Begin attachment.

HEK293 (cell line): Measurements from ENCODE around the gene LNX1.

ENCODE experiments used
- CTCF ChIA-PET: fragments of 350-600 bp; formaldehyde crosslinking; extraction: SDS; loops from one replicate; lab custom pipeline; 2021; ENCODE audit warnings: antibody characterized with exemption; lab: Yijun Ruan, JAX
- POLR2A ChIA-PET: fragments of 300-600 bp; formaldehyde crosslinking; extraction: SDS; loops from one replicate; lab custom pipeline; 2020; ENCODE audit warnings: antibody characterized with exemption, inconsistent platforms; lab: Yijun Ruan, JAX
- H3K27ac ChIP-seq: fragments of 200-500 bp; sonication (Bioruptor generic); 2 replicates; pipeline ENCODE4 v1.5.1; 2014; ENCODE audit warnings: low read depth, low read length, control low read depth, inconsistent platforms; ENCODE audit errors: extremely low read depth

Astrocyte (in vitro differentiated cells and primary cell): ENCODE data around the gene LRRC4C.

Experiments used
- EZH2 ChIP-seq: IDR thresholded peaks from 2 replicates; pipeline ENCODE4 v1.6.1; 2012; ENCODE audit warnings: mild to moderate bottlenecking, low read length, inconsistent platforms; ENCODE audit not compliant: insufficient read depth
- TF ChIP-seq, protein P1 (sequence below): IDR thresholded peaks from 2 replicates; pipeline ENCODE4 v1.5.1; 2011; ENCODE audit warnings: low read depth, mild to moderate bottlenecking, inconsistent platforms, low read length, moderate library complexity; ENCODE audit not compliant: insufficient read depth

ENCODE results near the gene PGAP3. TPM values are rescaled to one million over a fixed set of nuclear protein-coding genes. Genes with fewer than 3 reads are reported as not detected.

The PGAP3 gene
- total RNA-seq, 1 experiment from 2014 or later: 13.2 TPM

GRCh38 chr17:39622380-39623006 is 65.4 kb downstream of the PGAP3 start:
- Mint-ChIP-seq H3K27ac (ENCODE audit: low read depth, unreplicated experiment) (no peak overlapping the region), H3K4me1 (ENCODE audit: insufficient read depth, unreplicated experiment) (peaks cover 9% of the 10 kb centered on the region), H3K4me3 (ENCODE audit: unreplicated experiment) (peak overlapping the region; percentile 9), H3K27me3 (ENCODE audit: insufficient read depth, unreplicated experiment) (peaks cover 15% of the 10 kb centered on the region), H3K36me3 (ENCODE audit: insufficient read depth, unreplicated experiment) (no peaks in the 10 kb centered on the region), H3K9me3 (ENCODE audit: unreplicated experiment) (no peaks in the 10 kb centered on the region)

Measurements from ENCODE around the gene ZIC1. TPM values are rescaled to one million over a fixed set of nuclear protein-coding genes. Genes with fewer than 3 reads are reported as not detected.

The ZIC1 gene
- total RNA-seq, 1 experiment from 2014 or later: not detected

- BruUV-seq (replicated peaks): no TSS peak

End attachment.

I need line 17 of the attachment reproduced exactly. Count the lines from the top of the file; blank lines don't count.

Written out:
- total RNA-seq, 1 experiment from 2014 or later: not detected